Friday, 19 April 2019

Inspirations - Underworld

Underworld is the first story for many years not to have any input from Robert Holmes. He had stepped won as Script Editor with his own story, The Sun Makers, and now his replacement, Anthony Read had fully taken over. he had been offered a producership by the BBC, but had turned this down as he had already carried out that role. Graeme McDonald then offered him the Script Editor post with Doctor Who - and Read jumped at the chance, though he only intended to stay for a year. he had been trailing Holmes for some time. If you look at that cast and crew photograph from Image of the Fendahl, you'll see Read at the front left.
The inspiration for this story is fairly straightforward, as Read wanted to concentrate on stories which derived from literature rather than from the movies. Writers Bob Baker and Dave Martin were pointed towards the Greek myths, and selected the story of Jason and the Argonauts. If you've never actually read this tale, then I'm sure you are familiar with the Ray Harryhausen film adaptation from 1963. The main source for the story is the Argonautica, a 3rd Century BC epic poem by Apollonius of Rhodes.
Jason is the rightful heir to the throne of Iolcos, and is related to Hermes - messenger of the gods - on his mother's side. His father's half-brother Pelias stages a coup when Jason is a baby, and he is saved by being sent off to be reared by a Centaur named Chiron. Pelias later learns that he will be overthrown by a man wearing one sandal. Jason returns to Iolcos to reclaim his birthright, and saves Pelias from drowning - losing one of his sandals in the process. Realising who this newcomer is, Pelias sends him on a quest - to retrieve the golden fleece, which hangs on a tree at the end of the world. If he brings the fleece back, Pelias will give him the throne. Of course, he only offers this as he believes the quest to be impossible. There are many dangers to be faced, including six-armed giants, harpies and clashing rocks which smash passing ships to pieces. The fleece itself is guarded by a dragon. Jason manages to succeed in his quest, helped by the sorceress Medea once he gets to Colchis where the fleece is to be found.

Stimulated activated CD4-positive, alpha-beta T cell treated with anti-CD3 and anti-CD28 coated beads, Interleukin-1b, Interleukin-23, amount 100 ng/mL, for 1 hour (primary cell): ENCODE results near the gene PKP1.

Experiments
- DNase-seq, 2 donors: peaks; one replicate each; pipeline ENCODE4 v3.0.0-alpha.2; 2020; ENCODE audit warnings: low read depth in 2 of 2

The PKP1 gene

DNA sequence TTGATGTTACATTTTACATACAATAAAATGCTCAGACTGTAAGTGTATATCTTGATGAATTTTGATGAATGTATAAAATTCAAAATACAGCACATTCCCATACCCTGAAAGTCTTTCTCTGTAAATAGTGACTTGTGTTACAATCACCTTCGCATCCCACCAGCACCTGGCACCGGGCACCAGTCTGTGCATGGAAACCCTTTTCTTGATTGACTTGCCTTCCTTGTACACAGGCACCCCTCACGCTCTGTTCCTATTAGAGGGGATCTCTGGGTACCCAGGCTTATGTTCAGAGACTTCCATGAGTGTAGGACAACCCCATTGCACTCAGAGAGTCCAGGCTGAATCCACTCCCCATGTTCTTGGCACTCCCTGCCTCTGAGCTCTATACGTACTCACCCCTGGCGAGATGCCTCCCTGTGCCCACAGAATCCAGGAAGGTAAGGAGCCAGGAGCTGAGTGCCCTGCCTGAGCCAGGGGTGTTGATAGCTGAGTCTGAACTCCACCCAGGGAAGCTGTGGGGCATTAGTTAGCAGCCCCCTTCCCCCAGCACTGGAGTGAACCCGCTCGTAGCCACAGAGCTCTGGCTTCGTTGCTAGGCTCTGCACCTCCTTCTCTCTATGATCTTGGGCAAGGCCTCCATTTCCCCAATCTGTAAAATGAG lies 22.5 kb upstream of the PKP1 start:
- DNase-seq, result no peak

Jason's ship is called the Argo. Amongst his crew are Heracles, Orpheus and Atalanta.
Underworld sees the Doctor, Leela and K9 arrive on a spaceship called the R1C, which is piloted by a crew from the planet Minyos. They are on a centuries-long quest to discover the whereabouts of a lost Minyan ship called the P7E, which contains their people's race banks.
R1C derives from "Argosy". P7E comes from Persephone - who was the queen of the Underworld in Greek myth. The ship's captain is named Jackson, from Jason, whilst his crew comprises Herrick (Heracles), Orfe (Orpheus) and Tala (Atalanta).
Like the Argonauts of myth, they are on a quest.
The Minyans of Minyos derive from Minyas, the founder of the Greek city of Orchomenus. He claimed descent from the Minyan people, who were a prehistoric peoples who settled around the Aegean.
The Minyah crew have some of the attributes of their inspirations. Orfe uses a pacifying ray to subdue Herrick and Leela, as Orpheus could play music which soothed wild beasts. Herrick is brave, strong and prone to anger.
The P7E is found in a region of space where new planets are forming, and the vessel is at the heart of one of these. The R1C starts to be smothered by rocks as it exerts a gravitational pull on them - which derives from the clashing rocks episode in the Argonautica.

The R1C escapes this fate thanks to a power boost supplied by K9, only to crashland on the P7E planet, sinking down into a network of tunnels - the Underworld of the title. The P7E's computer now rules this society. It is called Oracle, and is served by a pair of cyborgs called Seers. This derives from the Oracle of Apollo at Delphi, where seers like the high priestess Pythia were said to be able to foretell the future, or otherwise offer advice to people who came seeking answers to their questions. A team of priests would interpret the Oracle's cryptic utterances. It is now known that the Oracle's temple was built over volcanic fissures, which emitted hallucinogenic gases. In Underworld, the computer Oracle is deranged. Many of the Minyan descendants are enslaved, forced to mine the tunnels. They are known as Trogs - from Troglodytae, a race of cave dwellers from the Red Sea region.